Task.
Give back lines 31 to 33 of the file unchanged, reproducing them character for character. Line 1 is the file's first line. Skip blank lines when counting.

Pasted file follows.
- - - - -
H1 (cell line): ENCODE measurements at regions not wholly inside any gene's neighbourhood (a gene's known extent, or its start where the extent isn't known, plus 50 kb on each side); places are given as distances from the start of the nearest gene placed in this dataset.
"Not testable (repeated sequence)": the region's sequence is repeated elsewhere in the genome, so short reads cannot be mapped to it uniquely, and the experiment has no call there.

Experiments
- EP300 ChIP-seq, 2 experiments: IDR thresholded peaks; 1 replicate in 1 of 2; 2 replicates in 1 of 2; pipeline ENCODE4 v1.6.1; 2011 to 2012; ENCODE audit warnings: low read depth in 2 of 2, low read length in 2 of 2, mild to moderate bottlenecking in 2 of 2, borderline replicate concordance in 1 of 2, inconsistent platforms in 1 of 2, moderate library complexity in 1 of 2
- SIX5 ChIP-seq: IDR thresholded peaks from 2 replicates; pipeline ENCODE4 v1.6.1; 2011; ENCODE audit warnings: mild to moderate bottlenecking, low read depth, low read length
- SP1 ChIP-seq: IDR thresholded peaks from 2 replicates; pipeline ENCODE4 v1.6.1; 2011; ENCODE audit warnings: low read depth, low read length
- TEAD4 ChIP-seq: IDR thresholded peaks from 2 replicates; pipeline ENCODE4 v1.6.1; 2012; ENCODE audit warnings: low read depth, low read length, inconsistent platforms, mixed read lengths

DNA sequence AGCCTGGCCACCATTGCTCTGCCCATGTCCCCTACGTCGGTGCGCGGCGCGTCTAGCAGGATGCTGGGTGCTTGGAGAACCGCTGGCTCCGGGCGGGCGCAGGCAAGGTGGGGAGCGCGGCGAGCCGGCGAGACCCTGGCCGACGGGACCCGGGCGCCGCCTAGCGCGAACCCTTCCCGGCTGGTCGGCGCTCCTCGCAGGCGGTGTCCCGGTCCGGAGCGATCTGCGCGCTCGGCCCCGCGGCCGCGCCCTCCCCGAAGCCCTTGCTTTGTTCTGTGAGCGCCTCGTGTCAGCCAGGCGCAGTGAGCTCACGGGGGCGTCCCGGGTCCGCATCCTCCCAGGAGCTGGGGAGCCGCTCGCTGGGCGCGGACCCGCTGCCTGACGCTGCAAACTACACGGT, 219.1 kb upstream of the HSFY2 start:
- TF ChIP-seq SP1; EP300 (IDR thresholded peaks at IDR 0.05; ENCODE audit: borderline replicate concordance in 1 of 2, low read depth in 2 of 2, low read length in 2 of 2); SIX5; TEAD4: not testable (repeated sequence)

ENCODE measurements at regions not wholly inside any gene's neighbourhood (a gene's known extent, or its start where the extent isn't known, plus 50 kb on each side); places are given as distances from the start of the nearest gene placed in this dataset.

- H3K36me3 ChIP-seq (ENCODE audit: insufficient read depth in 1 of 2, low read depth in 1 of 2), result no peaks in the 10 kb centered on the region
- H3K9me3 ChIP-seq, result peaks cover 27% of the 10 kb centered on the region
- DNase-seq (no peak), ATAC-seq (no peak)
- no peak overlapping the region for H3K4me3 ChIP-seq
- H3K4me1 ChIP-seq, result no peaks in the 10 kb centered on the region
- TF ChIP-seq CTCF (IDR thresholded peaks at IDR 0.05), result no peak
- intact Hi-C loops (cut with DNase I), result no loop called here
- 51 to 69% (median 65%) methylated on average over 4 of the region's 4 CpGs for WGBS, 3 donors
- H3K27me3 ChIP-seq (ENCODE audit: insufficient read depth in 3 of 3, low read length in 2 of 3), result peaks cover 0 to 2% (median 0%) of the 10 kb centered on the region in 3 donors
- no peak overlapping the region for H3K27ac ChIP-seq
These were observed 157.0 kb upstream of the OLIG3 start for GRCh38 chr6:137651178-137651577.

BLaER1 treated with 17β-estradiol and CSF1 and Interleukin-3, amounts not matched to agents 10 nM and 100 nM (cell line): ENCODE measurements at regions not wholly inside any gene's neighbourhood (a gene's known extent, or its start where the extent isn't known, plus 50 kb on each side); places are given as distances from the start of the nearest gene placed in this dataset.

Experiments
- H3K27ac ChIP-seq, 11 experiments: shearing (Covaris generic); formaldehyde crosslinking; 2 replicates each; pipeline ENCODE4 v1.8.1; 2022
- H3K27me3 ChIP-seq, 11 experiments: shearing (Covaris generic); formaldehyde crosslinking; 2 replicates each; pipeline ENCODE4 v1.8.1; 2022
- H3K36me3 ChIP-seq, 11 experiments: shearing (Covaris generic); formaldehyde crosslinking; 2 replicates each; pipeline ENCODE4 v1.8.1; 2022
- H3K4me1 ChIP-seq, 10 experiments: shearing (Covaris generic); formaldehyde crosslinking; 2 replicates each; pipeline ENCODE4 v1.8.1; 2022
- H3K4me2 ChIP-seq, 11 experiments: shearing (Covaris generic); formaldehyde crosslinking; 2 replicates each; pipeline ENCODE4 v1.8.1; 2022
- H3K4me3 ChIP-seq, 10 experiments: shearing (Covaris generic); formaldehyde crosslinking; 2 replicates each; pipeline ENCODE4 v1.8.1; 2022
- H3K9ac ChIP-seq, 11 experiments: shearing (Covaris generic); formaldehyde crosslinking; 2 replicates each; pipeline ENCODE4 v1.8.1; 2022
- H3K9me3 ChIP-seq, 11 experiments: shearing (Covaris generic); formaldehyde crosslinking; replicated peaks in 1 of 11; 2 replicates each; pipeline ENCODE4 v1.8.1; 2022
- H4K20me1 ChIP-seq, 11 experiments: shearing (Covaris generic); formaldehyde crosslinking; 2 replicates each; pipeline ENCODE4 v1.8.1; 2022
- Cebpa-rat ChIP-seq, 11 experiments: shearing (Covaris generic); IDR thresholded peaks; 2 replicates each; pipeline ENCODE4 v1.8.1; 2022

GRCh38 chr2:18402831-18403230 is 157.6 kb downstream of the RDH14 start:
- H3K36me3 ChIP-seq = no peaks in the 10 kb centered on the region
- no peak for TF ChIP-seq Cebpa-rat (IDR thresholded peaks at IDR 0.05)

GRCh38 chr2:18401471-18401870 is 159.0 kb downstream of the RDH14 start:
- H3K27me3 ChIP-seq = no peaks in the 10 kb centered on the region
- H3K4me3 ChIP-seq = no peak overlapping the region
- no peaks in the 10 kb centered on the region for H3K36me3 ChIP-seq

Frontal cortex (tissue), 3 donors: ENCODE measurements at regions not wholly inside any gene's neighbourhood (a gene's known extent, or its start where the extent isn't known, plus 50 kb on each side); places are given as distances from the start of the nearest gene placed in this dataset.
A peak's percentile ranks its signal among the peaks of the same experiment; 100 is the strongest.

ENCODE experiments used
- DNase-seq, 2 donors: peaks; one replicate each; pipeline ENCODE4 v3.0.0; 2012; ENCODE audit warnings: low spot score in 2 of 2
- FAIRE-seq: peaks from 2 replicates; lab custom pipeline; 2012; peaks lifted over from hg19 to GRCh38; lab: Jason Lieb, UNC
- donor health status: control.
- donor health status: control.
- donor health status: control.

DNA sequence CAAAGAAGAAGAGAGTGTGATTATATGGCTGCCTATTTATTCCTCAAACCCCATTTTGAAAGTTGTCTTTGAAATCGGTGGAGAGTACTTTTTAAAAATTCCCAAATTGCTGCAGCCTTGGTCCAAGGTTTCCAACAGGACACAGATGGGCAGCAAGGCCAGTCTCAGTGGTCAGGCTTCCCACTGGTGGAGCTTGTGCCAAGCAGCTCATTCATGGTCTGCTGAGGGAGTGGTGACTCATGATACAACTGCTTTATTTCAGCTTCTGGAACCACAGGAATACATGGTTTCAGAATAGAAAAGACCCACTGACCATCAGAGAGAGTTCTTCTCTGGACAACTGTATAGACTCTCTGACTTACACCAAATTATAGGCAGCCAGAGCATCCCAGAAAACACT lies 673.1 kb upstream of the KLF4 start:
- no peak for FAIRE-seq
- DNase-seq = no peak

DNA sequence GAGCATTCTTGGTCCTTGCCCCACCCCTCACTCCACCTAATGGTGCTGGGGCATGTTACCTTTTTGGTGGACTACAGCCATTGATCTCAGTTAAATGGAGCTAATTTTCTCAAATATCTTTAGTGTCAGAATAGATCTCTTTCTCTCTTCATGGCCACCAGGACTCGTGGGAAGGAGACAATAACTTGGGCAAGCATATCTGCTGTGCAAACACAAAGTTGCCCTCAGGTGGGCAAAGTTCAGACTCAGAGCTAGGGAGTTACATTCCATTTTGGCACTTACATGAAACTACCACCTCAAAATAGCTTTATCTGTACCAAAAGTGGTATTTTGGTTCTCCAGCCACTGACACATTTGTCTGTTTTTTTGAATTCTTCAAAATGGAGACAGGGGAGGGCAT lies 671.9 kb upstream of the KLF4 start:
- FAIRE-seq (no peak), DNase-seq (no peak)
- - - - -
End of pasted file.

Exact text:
- H3K9me3 ChIP-seq, 11 experiments: shearing (Covaris generic); formaldehyde crosslinking; replicated peaks in 1 of 11; 2 replicates each; pipeline ENCODE4 v1.8.1; 2022
- H4K20me1 ChIP-seq, 11 experiments: shearing (Covaris generic); formaldehyde crosslinking; 2 replicates each; pipeline ENCODE4 v1.8.1; 2022
- Cebpa-rat ChIP-seq, 11 experiments: shearing (Covaris generic); IDR thresholded peaks; 2 replicates each; pipeline ENCODE4 v1.8.1; 2022